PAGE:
The remarkable medicinal properties of ………. a pregnant women’s head! Why Unis should stand up for science!

Wow, what a way to wake up this morning. I thought giving a child with behavioural problems homeopathic dog saliva was bad, but I think this will top it. When I scrolled through the news this morning I came across this remarkable article. Two men were sentenced after being caught trying to sell a women’s head as medicine.

Two men found guilty of beheading a pregnant woman and trying to sell her body parts for muti have been sentenced to life imprisonment. Former teacher Edward Raatji and his friend Stanley Mohlake sat in silence in a packed Limpopo High Court, as Judge Matsaro Semenya read out their sentences for the murder of Nthabiseng Mojela. Mojela was beheaded in July 2016 in Mapela village, near Mokopane. Raatji, 54, and Mohlake, 34, were arrested for Mojela’s murder, following a tip-off after they advertised to traditional leaders that they had a human head for sale.”

What can I do about it? Unfortunately, not much, but where there is a market for body parts as medicine, there is bound to be people that believes in its medicinal properties. And when people believe, then you are also bound to find people in a position of power that perpetuates the notion that ineffective substances have magical medicinal properties. So, all I can do is to again insist that Universities protect science and not allow pseudoscientists a foot in the door. I’ve written about the ‘Muti’ trade before and called it at the time a ‘’horror movie” where children are being ripped apart, preferably when they are still alive, because that makes the ‘medicine’ stronger. The fact that there is a trade in human body parts as medicine, or for that matter something such as Rhino horn, should be a wake-up call for scientists. And again, when scientists allow pseudoscientists a foot in the door (by keeping quiet about it) this sort of stuff is what you can expect – and it will only get worse. What am I on about? Well, the World Health Organisation (WHO). They should work towards taking the magic out of traditional medicine, educate people about real medicine by convincing governments to provide mass education regarding modern healthcare.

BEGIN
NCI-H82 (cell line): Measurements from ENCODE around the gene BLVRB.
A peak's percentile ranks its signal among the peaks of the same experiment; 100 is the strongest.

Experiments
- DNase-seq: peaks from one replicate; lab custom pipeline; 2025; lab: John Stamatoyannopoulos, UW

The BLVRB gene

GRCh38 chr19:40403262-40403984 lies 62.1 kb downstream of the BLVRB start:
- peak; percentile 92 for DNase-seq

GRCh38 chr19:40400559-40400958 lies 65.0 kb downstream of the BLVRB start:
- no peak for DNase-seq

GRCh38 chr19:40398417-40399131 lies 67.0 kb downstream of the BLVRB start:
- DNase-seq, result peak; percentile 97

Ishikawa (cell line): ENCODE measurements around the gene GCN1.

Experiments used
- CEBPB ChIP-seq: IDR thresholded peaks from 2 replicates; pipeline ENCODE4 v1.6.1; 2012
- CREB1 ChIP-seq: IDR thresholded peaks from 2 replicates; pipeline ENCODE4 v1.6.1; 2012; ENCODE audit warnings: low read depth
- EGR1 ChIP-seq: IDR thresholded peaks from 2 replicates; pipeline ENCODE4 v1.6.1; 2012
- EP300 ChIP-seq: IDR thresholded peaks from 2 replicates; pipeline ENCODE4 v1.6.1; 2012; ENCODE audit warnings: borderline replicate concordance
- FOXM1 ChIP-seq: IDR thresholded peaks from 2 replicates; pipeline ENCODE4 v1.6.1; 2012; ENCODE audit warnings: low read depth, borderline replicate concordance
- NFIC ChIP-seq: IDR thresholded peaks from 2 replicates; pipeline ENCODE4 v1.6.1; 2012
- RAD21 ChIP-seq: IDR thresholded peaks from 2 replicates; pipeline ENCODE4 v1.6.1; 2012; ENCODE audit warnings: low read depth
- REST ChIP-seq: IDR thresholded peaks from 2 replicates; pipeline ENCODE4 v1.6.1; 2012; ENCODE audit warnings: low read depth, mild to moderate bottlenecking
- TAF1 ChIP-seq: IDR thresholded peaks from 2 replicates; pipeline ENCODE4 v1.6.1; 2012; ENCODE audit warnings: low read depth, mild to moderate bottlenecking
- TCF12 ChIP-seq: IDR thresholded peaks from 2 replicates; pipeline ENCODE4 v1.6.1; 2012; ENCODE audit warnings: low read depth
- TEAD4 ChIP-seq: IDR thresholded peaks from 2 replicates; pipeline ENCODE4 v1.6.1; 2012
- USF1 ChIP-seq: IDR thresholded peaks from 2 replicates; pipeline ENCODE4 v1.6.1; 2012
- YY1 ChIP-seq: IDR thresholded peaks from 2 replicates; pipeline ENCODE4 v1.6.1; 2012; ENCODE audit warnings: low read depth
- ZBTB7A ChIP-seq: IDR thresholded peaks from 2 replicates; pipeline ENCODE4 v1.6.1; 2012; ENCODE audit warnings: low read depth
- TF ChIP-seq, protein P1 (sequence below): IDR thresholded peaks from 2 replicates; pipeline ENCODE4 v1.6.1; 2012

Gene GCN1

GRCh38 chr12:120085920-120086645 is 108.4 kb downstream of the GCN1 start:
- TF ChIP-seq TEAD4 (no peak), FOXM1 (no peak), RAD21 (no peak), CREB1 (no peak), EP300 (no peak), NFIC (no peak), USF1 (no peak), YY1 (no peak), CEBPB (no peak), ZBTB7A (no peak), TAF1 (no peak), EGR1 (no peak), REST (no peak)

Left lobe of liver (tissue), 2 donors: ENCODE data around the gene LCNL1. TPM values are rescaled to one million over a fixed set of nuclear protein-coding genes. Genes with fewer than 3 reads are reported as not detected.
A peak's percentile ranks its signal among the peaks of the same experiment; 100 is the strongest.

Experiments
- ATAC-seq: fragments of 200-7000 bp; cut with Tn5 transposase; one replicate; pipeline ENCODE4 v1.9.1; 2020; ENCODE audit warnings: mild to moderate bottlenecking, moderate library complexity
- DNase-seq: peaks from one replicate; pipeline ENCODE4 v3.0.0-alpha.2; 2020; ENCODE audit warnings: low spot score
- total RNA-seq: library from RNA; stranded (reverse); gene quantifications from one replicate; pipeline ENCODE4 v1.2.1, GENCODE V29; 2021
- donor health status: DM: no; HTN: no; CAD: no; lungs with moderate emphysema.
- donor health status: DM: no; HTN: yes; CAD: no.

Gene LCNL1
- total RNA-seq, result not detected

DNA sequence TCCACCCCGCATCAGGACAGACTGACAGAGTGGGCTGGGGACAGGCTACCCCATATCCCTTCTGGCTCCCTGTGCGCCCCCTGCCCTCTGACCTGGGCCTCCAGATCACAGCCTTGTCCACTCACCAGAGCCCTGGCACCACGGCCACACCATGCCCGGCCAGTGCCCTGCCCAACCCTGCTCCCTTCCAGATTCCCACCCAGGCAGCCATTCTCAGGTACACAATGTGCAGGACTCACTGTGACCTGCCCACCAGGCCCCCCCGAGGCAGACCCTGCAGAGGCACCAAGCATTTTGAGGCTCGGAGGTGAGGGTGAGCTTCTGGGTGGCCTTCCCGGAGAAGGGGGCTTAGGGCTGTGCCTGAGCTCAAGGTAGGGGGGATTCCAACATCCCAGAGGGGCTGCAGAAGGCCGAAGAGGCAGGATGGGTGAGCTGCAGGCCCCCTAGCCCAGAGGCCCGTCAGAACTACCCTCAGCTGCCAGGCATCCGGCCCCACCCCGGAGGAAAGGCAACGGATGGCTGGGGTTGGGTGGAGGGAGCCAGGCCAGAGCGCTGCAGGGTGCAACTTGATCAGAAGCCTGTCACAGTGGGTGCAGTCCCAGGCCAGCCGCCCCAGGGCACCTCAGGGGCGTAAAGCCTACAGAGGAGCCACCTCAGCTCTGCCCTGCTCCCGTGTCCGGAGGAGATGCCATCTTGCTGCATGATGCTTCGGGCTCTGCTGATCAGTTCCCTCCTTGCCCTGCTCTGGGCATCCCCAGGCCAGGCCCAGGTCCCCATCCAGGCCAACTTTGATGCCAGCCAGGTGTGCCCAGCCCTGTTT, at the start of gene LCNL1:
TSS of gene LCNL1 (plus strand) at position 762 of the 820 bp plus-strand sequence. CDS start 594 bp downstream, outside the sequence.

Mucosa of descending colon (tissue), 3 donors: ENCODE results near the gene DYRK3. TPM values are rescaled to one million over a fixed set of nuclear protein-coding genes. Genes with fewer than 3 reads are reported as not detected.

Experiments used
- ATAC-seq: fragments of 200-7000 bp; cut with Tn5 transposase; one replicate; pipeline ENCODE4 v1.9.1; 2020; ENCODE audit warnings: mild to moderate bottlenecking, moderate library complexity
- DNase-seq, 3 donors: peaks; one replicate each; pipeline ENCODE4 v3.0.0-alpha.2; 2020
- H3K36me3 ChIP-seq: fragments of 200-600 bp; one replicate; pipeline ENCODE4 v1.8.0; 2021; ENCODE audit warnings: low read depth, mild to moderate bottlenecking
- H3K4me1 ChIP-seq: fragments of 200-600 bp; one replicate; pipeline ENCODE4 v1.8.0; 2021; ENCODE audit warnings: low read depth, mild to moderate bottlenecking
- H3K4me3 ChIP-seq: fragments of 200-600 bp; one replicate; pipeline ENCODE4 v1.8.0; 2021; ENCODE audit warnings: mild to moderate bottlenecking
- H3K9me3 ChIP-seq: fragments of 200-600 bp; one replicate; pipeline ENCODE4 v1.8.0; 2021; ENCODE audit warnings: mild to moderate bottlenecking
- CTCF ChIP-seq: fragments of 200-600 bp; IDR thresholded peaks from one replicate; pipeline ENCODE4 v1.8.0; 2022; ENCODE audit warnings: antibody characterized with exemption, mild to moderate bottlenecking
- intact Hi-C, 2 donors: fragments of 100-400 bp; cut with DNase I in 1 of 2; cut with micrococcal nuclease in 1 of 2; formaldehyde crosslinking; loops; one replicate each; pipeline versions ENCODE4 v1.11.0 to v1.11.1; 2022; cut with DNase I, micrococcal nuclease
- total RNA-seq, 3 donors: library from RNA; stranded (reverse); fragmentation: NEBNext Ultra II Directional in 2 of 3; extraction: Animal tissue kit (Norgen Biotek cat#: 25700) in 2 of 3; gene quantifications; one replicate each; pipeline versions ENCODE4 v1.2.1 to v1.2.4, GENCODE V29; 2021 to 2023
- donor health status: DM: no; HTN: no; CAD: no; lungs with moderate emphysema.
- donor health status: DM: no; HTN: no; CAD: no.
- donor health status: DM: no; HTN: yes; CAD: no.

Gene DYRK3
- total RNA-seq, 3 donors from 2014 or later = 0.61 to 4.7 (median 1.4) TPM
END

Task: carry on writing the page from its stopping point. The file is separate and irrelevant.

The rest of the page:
Unfortunately, some universities have allowed pseudoscientists a foot in the door. The result? In 2013 the WHO published its much anticipated “Traditional Medicine Strategy 2014-2023”. This 76-page report, funded by China and the WHO Collaborating Centre for Traditional Medicine in Hong Kong, unfortunately contains very little or no scientific information. No discussion on the trade and use of body parts or the pseudoscientific principles on which these “medicines” are based. No discussion of any science such as promoting education or improving accessibility and cost effectiveness of science based effective medicines. There is seemingly an inability to accept that specific traditional medicines are ineffective and should not be used.

The whole report revolves around the words “integrate” or “integrative”. This is what this WHO strategy calls for – how to better integrate traditional and complementary medicine, which is mainly based on magic, with mainstream conventional medicine, which is based on science. And this goes for homeopathy, chiropractic, acupuncture, TCM – disproven complementary medicines! I can only speak for myself and then only about the influence of those universities where I worked. This is my way of standing up for science.

I believe that the WHO has been infiltrated by pseudoscientists who promotes disproven and unproven medicines to be integrated into mainstream healthcare. It is as if the Australian based National Institute of Complementary Medicine (NICM) hosted at Western Sydney University has written this WHO report.  The agenda of the NICM? Accept millions of dollars from the CAM industry, lobby regulators including the WHO to give blanket support for all T&CMs, integrate pseudoscience with science and by doing this increase the sales figures of the CAM industry. So, did the NICM write or influence this WHO report?

Who do we find in the acknowledgements section? The Canadian naturopath, Michael Smith, an adjunct of the NICM (a tough week for Canada). The NICM would not be the NICM if they didn’t have a finger in the pie in compiling this WHO report and as stated on the NICM’s website “He was one of the primary technical drafters of the WHO Global Strategy for Traditional & Complementary Medicine (2014-2023) and continues to participate in WHO projects, working groups and consultations notably dealing with the regulation and policy setting related to traditional and complementary medicines.”